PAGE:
Installation capacity for photovoltaic (PV) solar systems in North America will ﬁnish 2011 with impressive 200 percent growth, lifted by projects ﬁnally coming online in California after years of development, according to an IHS iSuppli North America PV report from information and analysis provider IHS.
New installations of PV capacity in North America this year are projected to reach 3.5 gigawatts (GW), up by a factor of three from 1.2GW in 2010. Of this total, ground installations will account for more than 64 percent of total anticipated capacity in 2011, followed by commercial sites at 26 percent and residences making up the remainder.
After this year’s blistering growth, PV expansion in North America will moderate during the next three years to rates between 18 percent and 26 percent, and then stabilize at 5 percent in 2015.
The remarkable increase in 2011 for the PV space in North America can be attributed to projects in California coming online—especially those from San Francisco-based Paciﬁc Gas and Electric Co. as well as from Southern California Edison of Rosemead—following years of construction and development in the pipeline. As the top U.S. state in the use of renewable solar power, California will see PV installation capacity soar to a mighty 1.2GW, up from just 260 megawatts (MW) last year.
The forecast for California also will get a considerable boost in the 2013 to 2015 time frame, as large concentrated solar power projects (CSP) are converted to PV. The two technologies are rivals for the overall solar market, but the high cost involved in deploying CSP has resulted in the technology falling behind. Both systems rely on the sun to work but in different ways: PV uses mirrored panels to channel the sun’s rays into energy, while CSP uses solar power to heat water or other liquids to high temperatures, with the steam resulting from the process employed to drive turbines to create electricity.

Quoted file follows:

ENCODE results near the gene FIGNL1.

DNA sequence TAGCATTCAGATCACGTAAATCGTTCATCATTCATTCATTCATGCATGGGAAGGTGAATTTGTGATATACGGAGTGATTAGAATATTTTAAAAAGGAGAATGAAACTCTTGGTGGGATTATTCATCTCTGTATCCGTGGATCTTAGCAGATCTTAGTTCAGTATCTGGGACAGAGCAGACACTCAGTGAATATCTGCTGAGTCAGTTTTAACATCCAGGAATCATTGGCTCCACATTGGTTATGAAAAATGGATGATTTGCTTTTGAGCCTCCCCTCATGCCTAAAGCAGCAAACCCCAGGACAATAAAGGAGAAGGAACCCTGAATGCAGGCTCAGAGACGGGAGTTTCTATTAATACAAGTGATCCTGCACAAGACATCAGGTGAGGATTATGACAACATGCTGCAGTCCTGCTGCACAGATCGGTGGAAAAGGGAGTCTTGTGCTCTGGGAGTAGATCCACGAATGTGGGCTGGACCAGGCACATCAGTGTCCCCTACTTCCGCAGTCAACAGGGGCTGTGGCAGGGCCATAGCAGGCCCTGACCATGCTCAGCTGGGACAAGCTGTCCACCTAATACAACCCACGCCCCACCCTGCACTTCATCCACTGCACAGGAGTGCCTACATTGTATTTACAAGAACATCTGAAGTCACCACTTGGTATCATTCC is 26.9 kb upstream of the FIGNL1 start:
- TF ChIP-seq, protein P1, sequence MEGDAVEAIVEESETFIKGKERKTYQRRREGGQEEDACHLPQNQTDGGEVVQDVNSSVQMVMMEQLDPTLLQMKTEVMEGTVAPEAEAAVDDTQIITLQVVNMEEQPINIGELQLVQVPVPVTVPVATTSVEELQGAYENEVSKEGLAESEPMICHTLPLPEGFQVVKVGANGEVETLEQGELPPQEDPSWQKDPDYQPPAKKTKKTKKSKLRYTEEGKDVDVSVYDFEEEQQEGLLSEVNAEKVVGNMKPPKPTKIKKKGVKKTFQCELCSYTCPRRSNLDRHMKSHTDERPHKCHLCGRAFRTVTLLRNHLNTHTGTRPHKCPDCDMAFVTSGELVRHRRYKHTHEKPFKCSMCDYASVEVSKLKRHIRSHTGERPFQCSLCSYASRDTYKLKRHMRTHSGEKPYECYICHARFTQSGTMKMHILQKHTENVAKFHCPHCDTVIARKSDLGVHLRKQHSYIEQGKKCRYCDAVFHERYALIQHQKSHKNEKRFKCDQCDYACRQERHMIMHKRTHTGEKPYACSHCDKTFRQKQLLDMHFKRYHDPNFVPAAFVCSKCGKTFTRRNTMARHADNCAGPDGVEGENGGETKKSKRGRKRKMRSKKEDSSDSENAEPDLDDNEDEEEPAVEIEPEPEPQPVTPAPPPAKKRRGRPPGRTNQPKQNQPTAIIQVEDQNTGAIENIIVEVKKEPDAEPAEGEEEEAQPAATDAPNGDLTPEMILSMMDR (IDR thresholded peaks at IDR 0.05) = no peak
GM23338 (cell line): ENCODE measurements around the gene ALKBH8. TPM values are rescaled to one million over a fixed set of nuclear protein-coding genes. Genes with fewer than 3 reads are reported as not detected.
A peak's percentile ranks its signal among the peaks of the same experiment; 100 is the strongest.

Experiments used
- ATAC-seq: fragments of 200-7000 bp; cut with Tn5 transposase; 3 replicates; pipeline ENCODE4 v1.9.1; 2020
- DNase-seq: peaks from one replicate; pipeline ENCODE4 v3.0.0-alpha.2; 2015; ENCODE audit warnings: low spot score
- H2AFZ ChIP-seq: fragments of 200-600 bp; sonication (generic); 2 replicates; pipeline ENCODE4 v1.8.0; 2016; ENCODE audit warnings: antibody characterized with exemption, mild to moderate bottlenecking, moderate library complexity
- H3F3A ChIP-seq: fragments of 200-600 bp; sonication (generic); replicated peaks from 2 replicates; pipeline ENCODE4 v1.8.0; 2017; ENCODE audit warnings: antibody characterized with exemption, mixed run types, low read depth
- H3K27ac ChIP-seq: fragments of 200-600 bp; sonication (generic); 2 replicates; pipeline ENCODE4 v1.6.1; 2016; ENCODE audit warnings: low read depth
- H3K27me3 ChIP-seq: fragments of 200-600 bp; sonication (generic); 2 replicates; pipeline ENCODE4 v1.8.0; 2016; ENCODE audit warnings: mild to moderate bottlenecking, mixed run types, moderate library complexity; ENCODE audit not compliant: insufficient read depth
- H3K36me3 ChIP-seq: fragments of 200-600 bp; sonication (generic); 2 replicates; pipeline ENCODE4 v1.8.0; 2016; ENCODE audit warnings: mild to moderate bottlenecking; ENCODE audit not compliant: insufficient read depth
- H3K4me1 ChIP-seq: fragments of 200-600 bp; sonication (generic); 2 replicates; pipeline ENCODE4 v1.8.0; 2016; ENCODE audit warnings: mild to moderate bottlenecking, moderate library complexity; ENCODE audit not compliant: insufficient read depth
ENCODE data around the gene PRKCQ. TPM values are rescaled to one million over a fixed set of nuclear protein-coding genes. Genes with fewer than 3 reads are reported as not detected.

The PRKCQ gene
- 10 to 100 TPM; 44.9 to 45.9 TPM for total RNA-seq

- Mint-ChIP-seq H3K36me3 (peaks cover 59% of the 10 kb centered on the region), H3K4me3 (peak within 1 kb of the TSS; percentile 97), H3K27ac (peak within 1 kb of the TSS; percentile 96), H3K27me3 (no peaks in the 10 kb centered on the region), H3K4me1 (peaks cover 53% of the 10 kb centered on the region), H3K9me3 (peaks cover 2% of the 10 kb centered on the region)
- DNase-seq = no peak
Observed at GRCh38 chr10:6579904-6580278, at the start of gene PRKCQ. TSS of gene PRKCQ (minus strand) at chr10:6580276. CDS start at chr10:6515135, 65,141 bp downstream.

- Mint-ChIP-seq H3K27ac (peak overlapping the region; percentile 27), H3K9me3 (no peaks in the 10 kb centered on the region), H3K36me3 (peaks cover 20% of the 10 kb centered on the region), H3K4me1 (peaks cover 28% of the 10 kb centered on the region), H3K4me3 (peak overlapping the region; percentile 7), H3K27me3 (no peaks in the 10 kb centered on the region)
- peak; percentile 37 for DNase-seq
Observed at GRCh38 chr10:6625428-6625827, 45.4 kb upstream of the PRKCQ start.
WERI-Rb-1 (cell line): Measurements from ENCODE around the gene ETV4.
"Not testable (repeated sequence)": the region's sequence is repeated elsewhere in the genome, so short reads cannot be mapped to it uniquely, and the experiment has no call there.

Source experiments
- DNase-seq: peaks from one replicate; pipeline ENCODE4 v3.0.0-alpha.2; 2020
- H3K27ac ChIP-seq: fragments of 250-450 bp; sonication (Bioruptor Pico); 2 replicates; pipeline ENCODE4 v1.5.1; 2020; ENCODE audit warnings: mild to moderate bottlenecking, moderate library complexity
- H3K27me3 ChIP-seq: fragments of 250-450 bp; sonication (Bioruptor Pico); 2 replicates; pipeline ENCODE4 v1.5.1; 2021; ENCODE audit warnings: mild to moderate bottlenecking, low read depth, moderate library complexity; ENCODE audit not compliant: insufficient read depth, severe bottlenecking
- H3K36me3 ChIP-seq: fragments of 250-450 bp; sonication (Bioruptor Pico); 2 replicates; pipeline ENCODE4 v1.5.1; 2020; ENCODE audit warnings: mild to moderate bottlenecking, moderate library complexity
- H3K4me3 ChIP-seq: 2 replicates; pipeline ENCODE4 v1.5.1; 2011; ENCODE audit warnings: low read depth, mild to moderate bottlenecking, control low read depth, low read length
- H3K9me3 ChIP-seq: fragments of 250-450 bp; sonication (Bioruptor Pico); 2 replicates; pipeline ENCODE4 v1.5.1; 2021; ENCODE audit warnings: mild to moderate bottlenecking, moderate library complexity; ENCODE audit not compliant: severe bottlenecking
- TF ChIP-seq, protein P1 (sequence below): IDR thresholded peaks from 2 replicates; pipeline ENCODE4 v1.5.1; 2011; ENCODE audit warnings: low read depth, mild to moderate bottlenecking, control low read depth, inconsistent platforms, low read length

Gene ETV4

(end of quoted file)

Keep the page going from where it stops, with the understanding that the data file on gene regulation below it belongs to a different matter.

Among CSP projects being switched to PV is the 2.25GW pipeline that German-based Solarhybrid AG acquired from fellow German player Solar Millennium. The project includes the ﬂagship 1GW solar farm in Blythe, Calif., as well as the 500MW Palen site in Desert Center, Calif., and another 500MW plant in Amargosa, Nev. Earlier this year, the 850MW Calico project converted from CSP to PV under new ownership.
The recent positive developments for the PV market in North America helped make up for the serious fallout in August immediately after Fremont, Calif., ﬁrm Solyndra declared bankruptcy. The company, supposed to be a showcase for American innovation by using a novel process to make solar panels, decided to close its doors after being unable to compete in the face of global pricing pressure.
The PV news from other U.S. states besides California also has been less encouraging. Only one state, Indiana, chose to add solar power to its energy portfolio, targeting a 10 percent goal by 2025, leaving 12 more states with no renewable energy policy whatsoever. And tiny New Jersey—second in the country only to California in the use of PV power—will need to increase funding in order to see growth in its solar installations. For many other states that have announced targets for renewable power, funding has been limited for projects in the face of budgetary woes. Budgets of less than $1 million for renewable power projects are common at the state level, even in highly industrialized areas like Ohio and Florida.
Still, the overall PV market in North America can look forward to encouraging prospects, especially as CSP projects convert to PV. The net result will be an upward tick in the forecast for projected PV capacity by a total of 1GW from 2013 to 2015.
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